Routt County The U.S. Forest Service is making sure locals won't be surprised when trees begin to die from an expected spruce beetle epidemic in surrounding forests.
In an effort to educate the masses, the Forest Service has organized interpretive programs to tell people about the damaging effects the insects will have on evergreen trees.
Every week, interpretive guides scatter themselves throughout the county at grocery stores, trailheads and campgrounds to talk about spruce beetles.
The beetles infested thousands of dead spruce trees that were knocked over or uprooted by a violent windstorm in October 1997 in the Routt National Forest north of Steamboat Springs. The storm and the forest area it damaged were dubbed the Routt Divide Blowdown.
The most recent information shows standing trees at the Steamboat Ski Area and near the Three Island Lake area have been hit by the insect and will die by next year, said Frank Cross, Forest Service ecosystem protection manager.
That confirms the July findings of 10 pheromone beetle traps placed throughout the Routt National Forest. The traps indicated the beetles were flying out of the blowdown area.
The fullest traps were near Floyd Peak, about five miles south of Clark, and the Sawmill Campground in the Bears Ears Ranger District north of Hayden. They collected several hundred beetles.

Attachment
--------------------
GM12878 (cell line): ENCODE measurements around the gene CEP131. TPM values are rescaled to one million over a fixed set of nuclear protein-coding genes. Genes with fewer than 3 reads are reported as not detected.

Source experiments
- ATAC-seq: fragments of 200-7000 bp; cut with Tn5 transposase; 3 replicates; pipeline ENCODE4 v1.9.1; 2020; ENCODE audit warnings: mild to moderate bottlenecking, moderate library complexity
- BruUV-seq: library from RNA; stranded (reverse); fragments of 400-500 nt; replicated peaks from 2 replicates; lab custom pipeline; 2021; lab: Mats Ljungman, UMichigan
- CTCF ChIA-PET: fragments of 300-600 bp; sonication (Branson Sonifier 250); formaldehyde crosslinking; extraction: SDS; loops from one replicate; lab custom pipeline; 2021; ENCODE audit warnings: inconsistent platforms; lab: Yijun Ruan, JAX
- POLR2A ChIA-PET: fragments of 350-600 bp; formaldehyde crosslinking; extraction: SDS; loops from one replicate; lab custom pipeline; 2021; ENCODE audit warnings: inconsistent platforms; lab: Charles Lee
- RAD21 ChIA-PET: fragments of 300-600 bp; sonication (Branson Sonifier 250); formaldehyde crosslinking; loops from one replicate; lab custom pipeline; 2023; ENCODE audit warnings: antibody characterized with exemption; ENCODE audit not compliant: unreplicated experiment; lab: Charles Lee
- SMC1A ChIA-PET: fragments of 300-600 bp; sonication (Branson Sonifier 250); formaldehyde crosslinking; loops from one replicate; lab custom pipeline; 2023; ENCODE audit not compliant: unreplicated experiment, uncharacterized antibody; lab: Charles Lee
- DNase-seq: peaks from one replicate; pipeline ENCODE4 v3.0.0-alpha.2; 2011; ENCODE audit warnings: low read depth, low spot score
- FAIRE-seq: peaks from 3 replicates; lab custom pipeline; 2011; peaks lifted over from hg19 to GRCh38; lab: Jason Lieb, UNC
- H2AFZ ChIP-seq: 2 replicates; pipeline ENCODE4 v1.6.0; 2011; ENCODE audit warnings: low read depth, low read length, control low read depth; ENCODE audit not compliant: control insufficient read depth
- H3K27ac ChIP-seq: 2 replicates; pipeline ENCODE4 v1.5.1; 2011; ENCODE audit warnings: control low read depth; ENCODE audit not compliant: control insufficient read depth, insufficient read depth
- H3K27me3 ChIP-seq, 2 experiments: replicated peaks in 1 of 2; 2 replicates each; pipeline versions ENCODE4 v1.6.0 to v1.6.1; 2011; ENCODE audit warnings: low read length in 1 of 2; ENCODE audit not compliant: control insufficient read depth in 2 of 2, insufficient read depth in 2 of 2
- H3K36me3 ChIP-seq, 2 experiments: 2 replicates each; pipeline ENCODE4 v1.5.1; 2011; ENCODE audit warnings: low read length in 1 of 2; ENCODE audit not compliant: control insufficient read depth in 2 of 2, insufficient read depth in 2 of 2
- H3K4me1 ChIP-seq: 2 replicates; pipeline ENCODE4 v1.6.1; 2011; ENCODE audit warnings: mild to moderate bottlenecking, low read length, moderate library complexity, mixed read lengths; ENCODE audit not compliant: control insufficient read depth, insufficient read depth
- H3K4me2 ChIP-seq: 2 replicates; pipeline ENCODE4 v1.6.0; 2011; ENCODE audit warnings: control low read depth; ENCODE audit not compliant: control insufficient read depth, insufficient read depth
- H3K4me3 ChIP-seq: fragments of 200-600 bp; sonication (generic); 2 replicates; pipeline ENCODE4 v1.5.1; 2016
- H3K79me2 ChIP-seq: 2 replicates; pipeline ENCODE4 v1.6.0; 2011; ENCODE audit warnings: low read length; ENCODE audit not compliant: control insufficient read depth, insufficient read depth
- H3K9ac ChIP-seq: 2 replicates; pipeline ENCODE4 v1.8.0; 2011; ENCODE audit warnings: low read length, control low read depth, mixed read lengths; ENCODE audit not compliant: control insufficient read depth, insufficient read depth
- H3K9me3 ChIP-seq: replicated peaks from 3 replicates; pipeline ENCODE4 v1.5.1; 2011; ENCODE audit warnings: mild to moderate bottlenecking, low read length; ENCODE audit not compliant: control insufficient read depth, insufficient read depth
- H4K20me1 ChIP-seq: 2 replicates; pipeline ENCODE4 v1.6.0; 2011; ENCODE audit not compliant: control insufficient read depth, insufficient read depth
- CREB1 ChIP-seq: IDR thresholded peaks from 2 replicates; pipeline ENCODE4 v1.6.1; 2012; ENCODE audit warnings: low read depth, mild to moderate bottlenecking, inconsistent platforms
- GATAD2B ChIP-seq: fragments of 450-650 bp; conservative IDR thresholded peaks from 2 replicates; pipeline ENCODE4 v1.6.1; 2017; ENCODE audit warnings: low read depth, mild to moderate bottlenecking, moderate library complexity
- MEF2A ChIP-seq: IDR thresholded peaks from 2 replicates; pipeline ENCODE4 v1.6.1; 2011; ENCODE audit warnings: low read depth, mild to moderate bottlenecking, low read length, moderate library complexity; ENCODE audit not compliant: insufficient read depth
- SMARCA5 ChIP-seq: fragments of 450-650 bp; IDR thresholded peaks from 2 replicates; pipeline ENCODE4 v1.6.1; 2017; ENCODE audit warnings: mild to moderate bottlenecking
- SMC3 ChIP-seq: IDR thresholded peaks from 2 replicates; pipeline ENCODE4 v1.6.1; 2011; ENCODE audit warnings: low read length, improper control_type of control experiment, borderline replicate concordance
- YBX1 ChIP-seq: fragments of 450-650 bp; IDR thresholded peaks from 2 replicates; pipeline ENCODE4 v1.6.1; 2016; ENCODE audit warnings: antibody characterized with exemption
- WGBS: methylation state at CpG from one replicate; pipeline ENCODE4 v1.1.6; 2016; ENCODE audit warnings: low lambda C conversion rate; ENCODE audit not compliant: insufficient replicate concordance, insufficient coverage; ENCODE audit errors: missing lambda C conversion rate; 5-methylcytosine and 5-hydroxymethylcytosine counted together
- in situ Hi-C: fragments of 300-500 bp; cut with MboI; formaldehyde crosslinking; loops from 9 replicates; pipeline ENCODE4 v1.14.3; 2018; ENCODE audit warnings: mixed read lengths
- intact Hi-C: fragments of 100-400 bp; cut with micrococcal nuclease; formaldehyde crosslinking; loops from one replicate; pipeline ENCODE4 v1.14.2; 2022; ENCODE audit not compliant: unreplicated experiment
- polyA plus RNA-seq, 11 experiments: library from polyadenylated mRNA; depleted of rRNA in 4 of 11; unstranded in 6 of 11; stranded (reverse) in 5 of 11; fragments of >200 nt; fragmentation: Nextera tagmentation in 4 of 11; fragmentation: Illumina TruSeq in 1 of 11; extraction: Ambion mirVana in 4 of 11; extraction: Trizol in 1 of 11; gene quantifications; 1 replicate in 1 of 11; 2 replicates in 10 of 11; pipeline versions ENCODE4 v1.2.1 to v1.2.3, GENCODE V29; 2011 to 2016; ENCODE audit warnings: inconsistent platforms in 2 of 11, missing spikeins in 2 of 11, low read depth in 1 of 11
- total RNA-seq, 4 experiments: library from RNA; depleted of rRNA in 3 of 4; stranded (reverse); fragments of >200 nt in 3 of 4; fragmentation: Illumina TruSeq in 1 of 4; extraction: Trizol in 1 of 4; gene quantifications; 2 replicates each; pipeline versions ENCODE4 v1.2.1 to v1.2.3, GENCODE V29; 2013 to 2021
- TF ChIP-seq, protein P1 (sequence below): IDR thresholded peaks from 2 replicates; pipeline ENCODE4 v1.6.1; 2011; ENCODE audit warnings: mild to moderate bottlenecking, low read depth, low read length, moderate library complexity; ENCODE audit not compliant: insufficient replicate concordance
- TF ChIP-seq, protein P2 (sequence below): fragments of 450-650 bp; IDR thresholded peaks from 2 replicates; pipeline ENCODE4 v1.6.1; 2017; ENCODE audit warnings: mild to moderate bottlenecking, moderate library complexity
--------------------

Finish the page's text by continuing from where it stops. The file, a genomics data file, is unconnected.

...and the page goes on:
Officials are still gathering information on exactly how many standing trees have been hit this summer, but they know it's plenty.
"The spruce beetle is right on course," Cross said.
The interpretive programs inform people that large numbers of dead or dying trees will be seen in the Routt National Forest in the next few years.
The educational effort started after the 1997 blowdown so people would know where the downed trees are and what roads or trails are covered, Forest Service spokeswoman Denise Germann said. It evolved to offer programs that attempt to explain the spruce beetle epidemic as well as actions that the Forest Service is taking to deal with the insects and the blowdown.
"There's a need for information out there," Germann said. "We don't want people to come back later and say, 'I didn't know about this.'"
The information can be found just about everywhere. From community events to local meeting places.
"We've set up programs where we know the locals will be," Germann said.
From 2 p.m. to 5 p.m. Friday, the program will be at the Clark Store and Fish Creek Falls. It will be offered at the Hahn's Peak campground at 7:30 p.m.
In addition to pictures and printed information on the blowdown and the spruce beetle, a guide will be available to answer questions.
The Forest Service also has weekly interpretive hikes into the blowdown area and weekly tree tours at the Routt County Courthouse so people can learn what trees are threatened.
Government officials also have formed the Bark Beetle Information Task Force. It is a compilation of representatives from the city, county, Colorado State Forest Service, Division of Wildlife and U.S. Forest Service.
The task force offers an opportunity for the government agencies to be informed about beetle issues and to work together to share that information with the public.
To reach Doug Crowl call 871-4206 or e-mail email@example.com